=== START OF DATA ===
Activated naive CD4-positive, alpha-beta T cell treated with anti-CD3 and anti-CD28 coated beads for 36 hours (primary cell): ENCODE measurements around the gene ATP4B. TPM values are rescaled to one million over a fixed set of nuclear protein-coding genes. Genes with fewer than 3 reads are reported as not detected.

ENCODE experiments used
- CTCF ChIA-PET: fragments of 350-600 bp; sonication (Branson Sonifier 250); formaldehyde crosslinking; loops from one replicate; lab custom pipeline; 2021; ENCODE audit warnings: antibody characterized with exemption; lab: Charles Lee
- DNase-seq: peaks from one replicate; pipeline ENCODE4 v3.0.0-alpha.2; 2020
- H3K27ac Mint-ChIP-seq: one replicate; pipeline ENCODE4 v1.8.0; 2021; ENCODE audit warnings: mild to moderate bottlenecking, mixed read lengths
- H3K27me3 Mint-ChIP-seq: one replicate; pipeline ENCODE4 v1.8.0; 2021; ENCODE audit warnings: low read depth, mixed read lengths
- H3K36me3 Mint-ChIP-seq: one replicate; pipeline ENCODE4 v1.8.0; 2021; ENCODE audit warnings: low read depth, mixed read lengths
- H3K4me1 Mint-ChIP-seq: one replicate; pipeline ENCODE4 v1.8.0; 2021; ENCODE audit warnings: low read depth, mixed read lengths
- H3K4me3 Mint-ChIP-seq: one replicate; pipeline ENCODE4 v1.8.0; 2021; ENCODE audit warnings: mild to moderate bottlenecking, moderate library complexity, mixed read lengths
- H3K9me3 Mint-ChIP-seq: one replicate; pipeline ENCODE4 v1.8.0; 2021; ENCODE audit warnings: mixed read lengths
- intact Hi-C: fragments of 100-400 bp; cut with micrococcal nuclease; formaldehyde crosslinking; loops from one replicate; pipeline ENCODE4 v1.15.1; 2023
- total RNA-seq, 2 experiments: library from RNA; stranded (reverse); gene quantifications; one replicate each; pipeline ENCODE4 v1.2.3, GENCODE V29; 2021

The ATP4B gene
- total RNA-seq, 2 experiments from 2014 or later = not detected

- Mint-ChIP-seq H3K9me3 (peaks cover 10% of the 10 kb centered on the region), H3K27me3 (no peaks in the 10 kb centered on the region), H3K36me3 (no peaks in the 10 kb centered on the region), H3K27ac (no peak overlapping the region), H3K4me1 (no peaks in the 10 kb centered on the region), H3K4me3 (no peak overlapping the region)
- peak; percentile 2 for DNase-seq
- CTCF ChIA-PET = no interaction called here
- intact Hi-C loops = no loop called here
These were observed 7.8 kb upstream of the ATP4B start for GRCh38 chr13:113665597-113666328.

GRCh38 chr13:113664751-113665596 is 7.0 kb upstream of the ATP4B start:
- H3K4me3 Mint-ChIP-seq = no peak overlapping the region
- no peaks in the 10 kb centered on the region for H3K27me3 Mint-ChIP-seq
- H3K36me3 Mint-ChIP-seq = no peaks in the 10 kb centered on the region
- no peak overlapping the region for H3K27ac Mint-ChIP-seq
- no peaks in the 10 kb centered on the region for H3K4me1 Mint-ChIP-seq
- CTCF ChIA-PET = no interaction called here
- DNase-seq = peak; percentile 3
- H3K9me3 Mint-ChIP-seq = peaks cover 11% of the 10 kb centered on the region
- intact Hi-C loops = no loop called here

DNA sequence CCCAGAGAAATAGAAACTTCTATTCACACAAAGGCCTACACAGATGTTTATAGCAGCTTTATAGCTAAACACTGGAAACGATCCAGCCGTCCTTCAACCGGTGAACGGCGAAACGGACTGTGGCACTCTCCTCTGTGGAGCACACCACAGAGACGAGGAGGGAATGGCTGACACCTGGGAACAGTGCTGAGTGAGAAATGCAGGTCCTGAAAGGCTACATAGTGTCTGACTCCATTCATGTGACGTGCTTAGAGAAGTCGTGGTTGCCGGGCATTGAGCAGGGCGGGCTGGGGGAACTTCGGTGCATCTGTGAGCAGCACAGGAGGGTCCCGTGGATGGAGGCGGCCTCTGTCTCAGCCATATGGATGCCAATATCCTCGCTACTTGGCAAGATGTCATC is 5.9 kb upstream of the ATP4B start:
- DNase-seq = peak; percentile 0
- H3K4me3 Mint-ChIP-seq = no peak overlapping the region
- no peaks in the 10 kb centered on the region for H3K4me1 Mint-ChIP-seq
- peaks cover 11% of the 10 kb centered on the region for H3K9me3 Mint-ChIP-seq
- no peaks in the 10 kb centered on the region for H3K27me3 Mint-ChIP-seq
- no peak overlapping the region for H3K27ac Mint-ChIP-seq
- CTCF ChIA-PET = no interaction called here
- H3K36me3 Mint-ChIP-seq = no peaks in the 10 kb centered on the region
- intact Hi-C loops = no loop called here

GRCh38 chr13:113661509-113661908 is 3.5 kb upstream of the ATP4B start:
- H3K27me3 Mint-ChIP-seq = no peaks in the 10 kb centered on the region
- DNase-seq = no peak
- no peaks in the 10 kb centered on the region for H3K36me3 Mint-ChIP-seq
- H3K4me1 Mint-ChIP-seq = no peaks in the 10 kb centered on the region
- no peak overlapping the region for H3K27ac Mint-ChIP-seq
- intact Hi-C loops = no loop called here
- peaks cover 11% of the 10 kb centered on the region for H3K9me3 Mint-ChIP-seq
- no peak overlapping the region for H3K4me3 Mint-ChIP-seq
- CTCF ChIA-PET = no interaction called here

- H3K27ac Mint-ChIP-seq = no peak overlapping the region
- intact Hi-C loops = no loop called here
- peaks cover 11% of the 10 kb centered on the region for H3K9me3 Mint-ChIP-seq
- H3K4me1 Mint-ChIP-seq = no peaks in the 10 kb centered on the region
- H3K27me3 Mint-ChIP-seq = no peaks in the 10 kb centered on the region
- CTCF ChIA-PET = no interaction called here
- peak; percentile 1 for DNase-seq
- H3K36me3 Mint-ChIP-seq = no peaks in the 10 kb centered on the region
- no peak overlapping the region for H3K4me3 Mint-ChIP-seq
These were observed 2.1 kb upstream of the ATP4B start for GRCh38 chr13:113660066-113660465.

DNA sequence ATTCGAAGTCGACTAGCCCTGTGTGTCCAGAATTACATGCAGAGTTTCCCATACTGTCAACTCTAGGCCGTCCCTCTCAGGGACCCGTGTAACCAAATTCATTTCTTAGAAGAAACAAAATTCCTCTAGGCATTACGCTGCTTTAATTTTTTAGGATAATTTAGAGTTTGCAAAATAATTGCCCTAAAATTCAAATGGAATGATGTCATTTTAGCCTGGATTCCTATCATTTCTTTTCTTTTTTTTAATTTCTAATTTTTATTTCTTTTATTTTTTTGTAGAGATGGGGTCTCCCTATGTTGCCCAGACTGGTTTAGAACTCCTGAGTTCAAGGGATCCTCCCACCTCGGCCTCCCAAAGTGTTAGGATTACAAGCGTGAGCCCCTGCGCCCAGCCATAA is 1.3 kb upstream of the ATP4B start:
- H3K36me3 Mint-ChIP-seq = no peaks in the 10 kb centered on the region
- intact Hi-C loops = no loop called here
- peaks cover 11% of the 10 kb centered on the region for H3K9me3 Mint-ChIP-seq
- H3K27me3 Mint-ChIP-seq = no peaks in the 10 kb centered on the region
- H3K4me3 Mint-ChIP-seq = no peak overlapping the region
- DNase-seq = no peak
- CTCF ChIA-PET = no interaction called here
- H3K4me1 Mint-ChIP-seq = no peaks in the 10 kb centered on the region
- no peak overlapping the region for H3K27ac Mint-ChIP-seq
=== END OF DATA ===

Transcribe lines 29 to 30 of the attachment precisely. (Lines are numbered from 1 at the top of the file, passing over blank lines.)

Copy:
- intact Hi-C loops = no loop called here

DNA sequence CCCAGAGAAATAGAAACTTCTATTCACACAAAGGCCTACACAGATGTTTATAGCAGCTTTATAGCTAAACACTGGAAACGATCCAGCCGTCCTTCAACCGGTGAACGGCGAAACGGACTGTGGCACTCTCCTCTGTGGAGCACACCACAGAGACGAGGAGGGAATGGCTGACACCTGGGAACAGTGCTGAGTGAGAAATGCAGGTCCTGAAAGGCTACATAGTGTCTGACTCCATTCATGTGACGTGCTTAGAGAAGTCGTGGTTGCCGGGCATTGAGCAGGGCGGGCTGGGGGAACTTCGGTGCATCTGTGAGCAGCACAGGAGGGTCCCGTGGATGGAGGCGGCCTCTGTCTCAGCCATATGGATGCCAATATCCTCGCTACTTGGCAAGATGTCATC is 5.9 kb upstream of the ATP4B start: